A while ago I wrote a series of articles about theft in the modern age that provided an in-depth account on how malicious people were stealing using technology in the modern age.

I recently came across a very interesting article by Jacqui Cheng on Ars Technica called “Learn how to protect yourself from identity theft” and thought that this article was important to mention because it tackles two very important targets that weren’t covered in my articles; Children’s Identity Theft and Medical Identity Theft.

Children’s Identity Theft

Children are a very good target for an identity thief as he is far less likely to get caught using a child’s identity than he would using a grown up’s identity. People generally check their credit report regularly but they don’t check their child’s since in most cases he shouldn’t have any. This ensures that in most cases the child’s identity can be misused until he is old enough to apply for a loan or anything that might finally reveal his identity’s misuse.

The Federal Trade Commission (FTC) reports that 18,787 complaints where received in 2006 from people aged 19 or under; 19,810 in 2007 and this figure rose to 20,597 in 2008. This is about 8% of the total complains received. Of course it’s important to note that the actual number of thefts is far greater – these are simply the number of people who discovered the theft and reported it.  The total number of complaints received by the FTC in 2008 was 258,427; however, the FTC also estimates the number of identity thefts to be closer to 8 million. So all things being equal it’s more likely that the actual number of child identity theft cases stands closer to 600,000 a year rather then in the range of 19,000 – 20,000. However note that this is only an estimate that makes a number of assumptions such as that the estimated amount of identity theft cases provided by the FTC is close to the true value and even then that the ratio between the estimated and the reported categories is the same. However that being said it is also important to note that y child’s Identity theft cases are more difficult to discover and as such it is likely that the ratio of reported cases involving children’s identity is in fact smaller than it should be.

To protect your child’s identity the same rules that apply for the protection of your own identity, apply for him.

  • Make it a point to check his credit report periodically.
  • Check his earning records as well.
  • Protect his social security number as best as you can and if you receive suspicious mail such as request to file taxes or credit card offers and such, don’t dismiss them, follow them up and ensure it’s not due to someone else using your child’s identity.

Medical Identity Theft

Medical Identity theft is an especially insidious type of theft. Medical Identity theft is such defined when a third person uses your identity for prescription drugs and/or health related goods and services. This can include making fraudulent insurance claims or actually seek treatment under your name.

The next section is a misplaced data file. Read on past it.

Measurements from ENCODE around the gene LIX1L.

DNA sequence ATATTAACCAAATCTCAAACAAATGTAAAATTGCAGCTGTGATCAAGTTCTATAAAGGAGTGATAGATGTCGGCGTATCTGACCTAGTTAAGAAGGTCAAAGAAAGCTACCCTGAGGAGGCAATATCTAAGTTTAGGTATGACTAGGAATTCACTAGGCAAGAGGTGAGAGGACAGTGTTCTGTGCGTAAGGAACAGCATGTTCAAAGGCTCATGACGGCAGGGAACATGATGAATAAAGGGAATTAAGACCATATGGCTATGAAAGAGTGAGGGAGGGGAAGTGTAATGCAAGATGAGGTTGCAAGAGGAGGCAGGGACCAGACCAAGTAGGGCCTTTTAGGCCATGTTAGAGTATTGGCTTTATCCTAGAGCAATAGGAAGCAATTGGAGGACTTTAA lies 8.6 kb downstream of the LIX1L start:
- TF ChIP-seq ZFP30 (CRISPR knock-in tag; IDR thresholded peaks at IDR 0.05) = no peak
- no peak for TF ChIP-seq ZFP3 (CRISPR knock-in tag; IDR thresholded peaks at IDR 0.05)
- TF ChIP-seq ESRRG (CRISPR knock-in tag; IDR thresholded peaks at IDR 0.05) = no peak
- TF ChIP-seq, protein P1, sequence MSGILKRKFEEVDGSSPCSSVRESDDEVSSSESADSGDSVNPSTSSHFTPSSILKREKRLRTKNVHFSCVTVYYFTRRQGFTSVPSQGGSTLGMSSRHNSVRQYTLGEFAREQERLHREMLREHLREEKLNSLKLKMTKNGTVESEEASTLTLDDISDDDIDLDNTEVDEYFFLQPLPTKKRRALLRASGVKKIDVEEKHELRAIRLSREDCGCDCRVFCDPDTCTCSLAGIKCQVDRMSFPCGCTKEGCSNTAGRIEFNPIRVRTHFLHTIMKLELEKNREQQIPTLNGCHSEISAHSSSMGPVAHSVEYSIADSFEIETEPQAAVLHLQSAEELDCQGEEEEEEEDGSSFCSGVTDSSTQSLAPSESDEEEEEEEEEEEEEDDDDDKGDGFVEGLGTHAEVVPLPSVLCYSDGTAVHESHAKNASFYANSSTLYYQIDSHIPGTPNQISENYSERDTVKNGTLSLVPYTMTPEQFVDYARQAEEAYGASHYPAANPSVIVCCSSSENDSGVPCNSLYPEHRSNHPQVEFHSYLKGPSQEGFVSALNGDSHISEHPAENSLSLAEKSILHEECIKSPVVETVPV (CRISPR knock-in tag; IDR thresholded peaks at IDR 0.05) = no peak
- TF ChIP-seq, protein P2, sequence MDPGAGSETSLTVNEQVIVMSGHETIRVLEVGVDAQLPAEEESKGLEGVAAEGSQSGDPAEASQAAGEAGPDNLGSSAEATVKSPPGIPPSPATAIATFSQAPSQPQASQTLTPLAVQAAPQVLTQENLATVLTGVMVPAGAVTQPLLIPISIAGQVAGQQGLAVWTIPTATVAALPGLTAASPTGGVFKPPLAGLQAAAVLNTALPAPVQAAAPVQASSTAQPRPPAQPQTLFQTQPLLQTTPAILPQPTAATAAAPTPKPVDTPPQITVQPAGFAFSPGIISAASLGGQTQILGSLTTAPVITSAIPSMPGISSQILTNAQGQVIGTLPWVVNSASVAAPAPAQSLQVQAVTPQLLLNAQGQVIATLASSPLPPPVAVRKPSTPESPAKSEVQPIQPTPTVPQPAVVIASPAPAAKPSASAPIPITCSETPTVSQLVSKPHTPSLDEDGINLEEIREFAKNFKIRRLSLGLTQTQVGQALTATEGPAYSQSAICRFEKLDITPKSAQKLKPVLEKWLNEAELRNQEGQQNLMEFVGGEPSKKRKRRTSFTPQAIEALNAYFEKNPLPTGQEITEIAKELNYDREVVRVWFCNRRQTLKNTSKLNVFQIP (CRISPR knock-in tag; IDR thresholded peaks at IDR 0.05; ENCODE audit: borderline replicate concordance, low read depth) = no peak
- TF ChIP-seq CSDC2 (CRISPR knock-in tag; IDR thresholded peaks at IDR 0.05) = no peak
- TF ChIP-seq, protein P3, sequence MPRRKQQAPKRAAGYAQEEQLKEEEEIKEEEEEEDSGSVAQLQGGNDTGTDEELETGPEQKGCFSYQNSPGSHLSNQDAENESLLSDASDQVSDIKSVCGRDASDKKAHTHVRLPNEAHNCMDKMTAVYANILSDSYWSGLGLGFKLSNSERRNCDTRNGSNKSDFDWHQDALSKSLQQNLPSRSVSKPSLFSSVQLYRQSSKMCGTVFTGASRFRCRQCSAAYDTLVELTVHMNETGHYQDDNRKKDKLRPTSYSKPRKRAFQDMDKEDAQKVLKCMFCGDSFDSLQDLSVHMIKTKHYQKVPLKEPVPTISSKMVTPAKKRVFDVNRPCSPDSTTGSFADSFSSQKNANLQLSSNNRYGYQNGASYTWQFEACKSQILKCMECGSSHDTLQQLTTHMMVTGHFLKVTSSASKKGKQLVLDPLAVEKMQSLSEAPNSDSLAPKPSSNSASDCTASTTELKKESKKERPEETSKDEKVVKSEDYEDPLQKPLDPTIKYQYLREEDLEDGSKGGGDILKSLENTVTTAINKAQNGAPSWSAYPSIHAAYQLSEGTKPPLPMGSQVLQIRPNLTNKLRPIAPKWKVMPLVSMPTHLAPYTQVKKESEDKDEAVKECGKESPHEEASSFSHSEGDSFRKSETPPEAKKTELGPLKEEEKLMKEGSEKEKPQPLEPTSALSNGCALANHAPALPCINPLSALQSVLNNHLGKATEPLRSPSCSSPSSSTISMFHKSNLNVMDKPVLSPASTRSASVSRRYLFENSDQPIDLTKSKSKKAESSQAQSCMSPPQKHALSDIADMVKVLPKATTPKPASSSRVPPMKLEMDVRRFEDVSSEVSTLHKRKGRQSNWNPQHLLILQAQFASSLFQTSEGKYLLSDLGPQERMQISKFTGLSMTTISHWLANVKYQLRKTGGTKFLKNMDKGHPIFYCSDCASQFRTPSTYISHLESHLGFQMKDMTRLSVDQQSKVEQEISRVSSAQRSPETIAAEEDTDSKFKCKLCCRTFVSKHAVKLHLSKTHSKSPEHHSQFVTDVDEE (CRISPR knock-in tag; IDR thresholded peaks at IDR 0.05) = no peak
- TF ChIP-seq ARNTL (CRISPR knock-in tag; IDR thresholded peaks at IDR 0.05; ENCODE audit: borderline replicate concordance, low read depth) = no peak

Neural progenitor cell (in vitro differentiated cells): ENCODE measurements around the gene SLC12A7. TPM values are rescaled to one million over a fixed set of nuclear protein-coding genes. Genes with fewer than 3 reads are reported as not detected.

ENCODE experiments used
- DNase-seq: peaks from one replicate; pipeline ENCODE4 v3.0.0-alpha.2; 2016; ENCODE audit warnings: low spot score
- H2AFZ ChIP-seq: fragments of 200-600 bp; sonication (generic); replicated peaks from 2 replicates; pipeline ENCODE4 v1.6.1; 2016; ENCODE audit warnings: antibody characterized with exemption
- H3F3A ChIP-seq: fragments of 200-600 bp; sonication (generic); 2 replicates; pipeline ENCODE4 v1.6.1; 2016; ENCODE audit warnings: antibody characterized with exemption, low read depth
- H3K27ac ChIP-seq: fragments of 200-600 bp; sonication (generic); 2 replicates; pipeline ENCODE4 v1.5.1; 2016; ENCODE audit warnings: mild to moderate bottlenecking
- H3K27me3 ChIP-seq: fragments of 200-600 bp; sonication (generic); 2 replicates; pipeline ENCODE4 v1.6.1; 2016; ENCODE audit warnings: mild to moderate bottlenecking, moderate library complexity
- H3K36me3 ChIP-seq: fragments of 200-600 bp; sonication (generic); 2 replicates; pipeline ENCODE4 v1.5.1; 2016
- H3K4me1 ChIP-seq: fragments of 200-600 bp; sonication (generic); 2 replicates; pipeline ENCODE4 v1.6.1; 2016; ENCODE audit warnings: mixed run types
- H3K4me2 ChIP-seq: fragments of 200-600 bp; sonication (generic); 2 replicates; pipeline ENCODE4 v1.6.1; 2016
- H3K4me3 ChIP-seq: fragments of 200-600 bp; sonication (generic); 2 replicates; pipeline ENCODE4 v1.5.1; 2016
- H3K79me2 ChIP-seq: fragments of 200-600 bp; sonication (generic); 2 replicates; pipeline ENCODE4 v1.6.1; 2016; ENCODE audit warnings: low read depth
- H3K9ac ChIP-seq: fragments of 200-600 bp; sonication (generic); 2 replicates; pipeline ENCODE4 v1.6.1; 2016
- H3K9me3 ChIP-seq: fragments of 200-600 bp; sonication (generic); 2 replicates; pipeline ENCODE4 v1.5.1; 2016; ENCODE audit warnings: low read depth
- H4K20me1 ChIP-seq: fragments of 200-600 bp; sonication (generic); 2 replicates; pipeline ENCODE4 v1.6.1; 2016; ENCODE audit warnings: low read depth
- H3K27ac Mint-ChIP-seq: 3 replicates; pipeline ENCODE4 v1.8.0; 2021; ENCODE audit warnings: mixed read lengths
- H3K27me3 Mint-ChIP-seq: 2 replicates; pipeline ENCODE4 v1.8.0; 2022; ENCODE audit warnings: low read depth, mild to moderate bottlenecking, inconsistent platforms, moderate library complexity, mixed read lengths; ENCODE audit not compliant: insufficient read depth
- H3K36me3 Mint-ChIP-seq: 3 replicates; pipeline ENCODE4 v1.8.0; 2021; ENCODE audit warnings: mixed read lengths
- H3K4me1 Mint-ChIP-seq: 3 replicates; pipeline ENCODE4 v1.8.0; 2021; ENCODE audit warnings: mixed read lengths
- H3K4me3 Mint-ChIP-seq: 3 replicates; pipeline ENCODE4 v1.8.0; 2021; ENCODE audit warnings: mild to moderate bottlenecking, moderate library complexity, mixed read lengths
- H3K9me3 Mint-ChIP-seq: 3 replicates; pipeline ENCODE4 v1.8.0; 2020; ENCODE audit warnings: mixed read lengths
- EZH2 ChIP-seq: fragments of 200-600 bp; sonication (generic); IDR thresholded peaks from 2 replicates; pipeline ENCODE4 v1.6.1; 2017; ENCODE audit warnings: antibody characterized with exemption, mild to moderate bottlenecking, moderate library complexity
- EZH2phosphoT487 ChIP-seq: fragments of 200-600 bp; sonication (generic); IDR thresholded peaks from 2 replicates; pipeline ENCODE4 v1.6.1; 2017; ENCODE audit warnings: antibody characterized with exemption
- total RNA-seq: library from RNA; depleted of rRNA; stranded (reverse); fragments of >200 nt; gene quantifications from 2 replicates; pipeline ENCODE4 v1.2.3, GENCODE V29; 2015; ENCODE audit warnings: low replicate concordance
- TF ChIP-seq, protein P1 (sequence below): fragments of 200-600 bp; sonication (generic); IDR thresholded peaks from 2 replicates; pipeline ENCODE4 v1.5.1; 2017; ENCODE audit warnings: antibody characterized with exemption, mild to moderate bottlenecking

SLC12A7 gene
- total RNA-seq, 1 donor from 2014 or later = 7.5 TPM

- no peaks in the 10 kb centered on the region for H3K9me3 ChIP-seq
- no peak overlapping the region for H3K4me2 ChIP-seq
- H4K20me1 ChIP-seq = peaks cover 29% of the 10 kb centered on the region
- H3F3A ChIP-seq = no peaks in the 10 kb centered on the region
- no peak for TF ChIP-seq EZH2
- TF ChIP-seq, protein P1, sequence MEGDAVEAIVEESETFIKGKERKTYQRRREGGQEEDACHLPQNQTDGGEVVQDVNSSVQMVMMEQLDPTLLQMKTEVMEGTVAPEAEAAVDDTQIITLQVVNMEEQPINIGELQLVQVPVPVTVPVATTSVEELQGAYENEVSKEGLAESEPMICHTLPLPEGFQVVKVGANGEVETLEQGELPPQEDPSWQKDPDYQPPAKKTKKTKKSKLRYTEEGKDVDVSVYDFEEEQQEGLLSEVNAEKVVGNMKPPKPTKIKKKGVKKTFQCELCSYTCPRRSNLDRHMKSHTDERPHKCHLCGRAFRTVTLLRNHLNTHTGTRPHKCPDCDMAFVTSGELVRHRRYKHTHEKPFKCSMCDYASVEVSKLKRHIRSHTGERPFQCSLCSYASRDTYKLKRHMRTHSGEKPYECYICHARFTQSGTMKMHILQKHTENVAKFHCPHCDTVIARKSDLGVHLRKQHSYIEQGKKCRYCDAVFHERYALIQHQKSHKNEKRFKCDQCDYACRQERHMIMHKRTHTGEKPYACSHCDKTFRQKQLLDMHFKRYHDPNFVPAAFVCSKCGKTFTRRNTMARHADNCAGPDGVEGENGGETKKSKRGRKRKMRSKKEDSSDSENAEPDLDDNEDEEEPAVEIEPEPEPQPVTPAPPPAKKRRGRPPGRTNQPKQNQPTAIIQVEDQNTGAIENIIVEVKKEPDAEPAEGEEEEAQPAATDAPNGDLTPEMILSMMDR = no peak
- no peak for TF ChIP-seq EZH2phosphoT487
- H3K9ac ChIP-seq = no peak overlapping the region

The FTC estimates that 3% of identity theft is used for medical purposes which translate to about 266,000 cases.

Why is medical identity theft so insidious? The obvious reason is because it costs money. Medical care can be expensive and as such the victim might be presented with expensive bills for treatments that they never had or even get into legal trouble for anything the perpetrator might be guilty of, such as drug abuse and possibly even child mistreatment if these are discovered during a hospital visit and later reported to the police.

However it doesn’t end there. There is also a physical danger to medical identity theft. If the identity thief goes in for treatment / surgery using your identity, as far as the medical institution personnel are concerned it is you receiving that treatment. This ultimately means that whatever the identity thief does will go on your history which can have life threatening consequences. Imagine a situation where an identity thief has an appendectomy and then you go to a hospital with such pains. There is a real risk that if a doctor reads your history before talking to you he might exclude such cause which could have some very dire consequences.

Protecting your medical identity involves more or less the same procedure as protecting your general identity.

  • Never share your social security number unless really necessary.
  • Monitor your summer of benefits from your insurance company for anything you might not have done yourself.
  • Check your healthcare records on a regular bases
  • Protect your insurance cards and health/insurance reports like you would any other confidential information.
  • Shred any papers you’re going to throw away that have personal identification information on them

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